Side note: social media connects us in remarkable ways, but try to do more with your three weeks than WhatsApp yourself into a coma: can you meet the challenge to look at something other than a phone when you get into bed? Maybe journal, write a gratitude list, page through old photo albums, draw, listen to the radio or an audio book?
This lady is holding a book. A book is nice to read 🙂
5. CREATIVE ENTERTAINMENT Read a book (or listen to one): download one of the many free Audible books that have become available during the pandemic.
Play a game, sit outside, teach yourself a new hobby, develop an existing talent or try a new recipe. Gardening, making or fixing things can also bring a great sense of accomplishment. Resist numbing your feelings with too much screen time. It has a place but be intentional about how you use your time and set limits, even for watching the news.
Still looking for things to do? Here’s the gift of time. Why not set a daily alarm on your phone to think through where you are in life, and where you’d like to be headed? If you’re fortunate enough to have good internet, the UK’s Open University has hundreds of free online courses to browse through. And here are five more platforms offering technical and other free courses to bolster your skillset.
6. REFLECTION AND QUIET Whether you pray, meditate, read scripture, practise mindfulness or journal your thoughts, be sure to do it. It has the power to bring calm and peace into the midst of dis-ease. Not feeling these tactics but a little anxious? Embrace tactical breathing. (Take a deep breath in through your nose and expand your chest to the count of four, hold for a count of four, exhale all your breath squeezing in your tummy to the count of four and hold for the count of four. Repeat. Repeat.)
Ever wondered if there’s more to life than this? Consider Alpha, an online course that’s focused on the questions of life, faith and meaning, with space to discuss and ask any questions in lively group video sessions. It’s coming online shortly so if you’re in SA, get in touch with the Alpha team who can help you find a course to suit you. Living elsewhere? The SA team say they will connect you with a local contact.
Magic words that can make your lockdown so much better
7. PRACTISE GRATITUDE Look for things for which you’re thankful. The small moments of joy, beauty, provision, people. Beyond yourself, express gratitude (keeping your two metre distance) to those who continue to work and serve us, be it the delivery person, medical staff, key municipal workers and others. Give generously according to your means. If you’re in Cape Town, consider contacting Ian or Theresa of Ikhaya Le Themba, an NPO delivering donations of essentail supplies to vulnerable communities: telephone 083 410 1148 or 083 616 4245. See this Facebook post for inspiration.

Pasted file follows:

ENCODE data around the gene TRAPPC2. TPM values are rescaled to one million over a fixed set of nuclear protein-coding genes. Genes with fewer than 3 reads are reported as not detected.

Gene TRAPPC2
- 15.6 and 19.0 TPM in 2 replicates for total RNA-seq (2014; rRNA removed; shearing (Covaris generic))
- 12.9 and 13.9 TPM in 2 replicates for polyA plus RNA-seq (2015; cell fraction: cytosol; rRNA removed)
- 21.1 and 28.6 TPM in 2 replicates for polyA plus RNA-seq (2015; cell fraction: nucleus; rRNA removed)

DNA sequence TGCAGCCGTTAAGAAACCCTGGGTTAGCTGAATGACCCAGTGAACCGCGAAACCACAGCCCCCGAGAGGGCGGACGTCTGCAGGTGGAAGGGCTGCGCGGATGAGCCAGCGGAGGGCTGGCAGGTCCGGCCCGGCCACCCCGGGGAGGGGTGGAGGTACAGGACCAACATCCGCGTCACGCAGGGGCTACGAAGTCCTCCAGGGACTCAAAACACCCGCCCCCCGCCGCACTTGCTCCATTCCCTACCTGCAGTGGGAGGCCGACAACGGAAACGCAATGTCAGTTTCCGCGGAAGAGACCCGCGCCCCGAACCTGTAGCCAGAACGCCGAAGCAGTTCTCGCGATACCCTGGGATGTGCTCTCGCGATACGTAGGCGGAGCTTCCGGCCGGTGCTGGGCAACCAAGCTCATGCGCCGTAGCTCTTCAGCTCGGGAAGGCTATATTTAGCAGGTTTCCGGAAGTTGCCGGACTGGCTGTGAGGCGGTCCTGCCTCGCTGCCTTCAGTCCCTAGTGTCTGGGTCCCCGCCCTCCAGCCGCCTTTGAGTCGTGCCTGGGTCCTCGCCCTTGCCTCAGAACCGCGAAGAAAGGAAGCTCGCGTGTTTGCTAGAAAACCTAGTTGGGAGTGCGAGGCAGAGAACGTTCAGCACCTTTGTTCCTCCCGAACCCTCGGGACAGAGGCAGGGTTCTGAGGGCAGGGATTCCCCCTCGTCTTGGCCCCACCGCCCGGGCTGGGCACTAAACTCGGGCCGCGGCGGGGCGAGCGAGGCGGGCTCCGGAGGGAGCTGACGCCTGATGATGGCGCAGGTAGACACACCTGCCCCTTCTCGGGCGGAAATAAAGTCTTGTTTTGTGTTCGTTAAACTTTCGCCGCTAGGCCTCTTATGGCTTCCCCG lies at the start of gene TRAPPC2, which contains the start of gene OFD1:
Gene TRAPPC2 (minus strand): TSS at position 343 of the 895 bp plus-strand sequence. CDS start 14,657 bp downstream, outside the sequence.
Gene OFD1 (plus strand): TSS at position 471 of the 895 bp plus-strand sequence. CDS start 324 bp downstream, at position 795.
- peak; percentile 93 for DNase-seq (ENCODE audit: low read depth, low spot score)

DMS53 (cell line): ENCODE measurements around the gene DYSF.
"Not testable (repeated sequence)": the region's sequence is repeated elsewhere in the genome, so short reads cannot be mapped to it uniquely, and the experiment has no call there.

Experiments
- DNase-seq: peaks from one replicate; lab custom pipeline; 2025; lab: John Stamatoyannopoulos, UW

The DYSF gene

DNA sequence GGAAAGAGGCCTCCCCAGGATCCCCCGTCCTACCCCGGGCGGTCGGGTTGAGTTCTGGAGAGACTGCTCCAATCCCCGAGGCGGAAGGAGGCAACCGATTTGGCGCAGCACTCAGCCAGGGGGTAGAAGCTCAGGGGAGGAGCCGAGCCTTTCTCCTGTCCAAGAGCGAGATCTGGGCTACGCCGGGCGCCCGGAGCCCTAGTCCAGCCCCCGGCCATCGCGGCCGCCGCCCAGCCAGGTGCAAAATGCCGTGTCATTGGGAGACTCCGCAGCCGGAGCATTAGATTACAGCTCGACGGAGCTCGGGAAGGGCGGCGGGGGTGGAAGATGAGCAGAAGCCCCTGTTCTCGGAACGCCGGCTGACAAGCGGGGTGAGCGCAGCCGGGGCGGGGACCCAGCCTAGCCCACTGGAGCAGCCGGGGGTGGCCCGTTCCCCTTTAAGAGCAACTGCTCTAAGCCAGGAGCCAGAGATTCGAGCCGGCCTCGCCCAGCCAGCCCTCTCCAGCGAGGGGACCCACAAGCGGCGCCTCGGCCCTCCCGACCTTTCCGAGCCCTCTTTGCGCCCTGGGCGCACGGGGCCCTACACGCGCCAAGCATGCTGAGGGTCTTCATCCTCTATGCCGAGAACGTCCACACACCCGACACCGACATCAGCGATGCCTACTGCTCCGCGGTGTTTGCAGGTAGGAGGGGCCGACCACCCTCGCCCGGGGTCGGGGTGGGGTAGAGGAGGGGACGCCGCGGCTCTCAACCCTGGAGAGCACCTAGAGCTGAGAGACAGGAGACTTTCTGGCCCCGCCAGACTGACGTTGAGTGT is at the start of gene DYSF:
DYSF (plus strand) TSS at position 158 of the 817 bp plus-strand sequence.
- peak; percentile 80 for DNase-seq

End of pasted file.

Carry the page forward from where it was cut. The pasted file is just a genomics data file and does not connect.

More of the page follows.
PS FOR INTROVERTS Don’t get sucked into the temptation not to connect at all: it will make emerging from social distancing so much more difficult. Stay connected, even if via a daily call with a friend. Put this daily connection point in your calendar.
PPS FOR THE EXTROVERTS This time will pass. Connect and chat with people online often, schedule participation in live stream events or group video chats. Resist the saboteur’s claim that ‘this little social outing won’t make a difference’. It could result in the death of someone four people along in the chain. Every social interaction has the potential to spread the virus further. Stay strong.
Look out for Thislife’s upcoming Facebook challenge, with useful tips and tools to help you positively implement the ideas above. Follow us on Facebook right now so you don’t miss it, or sign up for the challenge here. We’d love you to connect with us by adding your own ideas, pics and comments!
And finally, find ways to laugh, and laugh out loud. It’s good for you and highly contagious.
‘Forces beyond your control can take away everything you possess except one thing, your freedom to choose how you will respond to the situation’
— Viktor Frankl, Holocaust survivor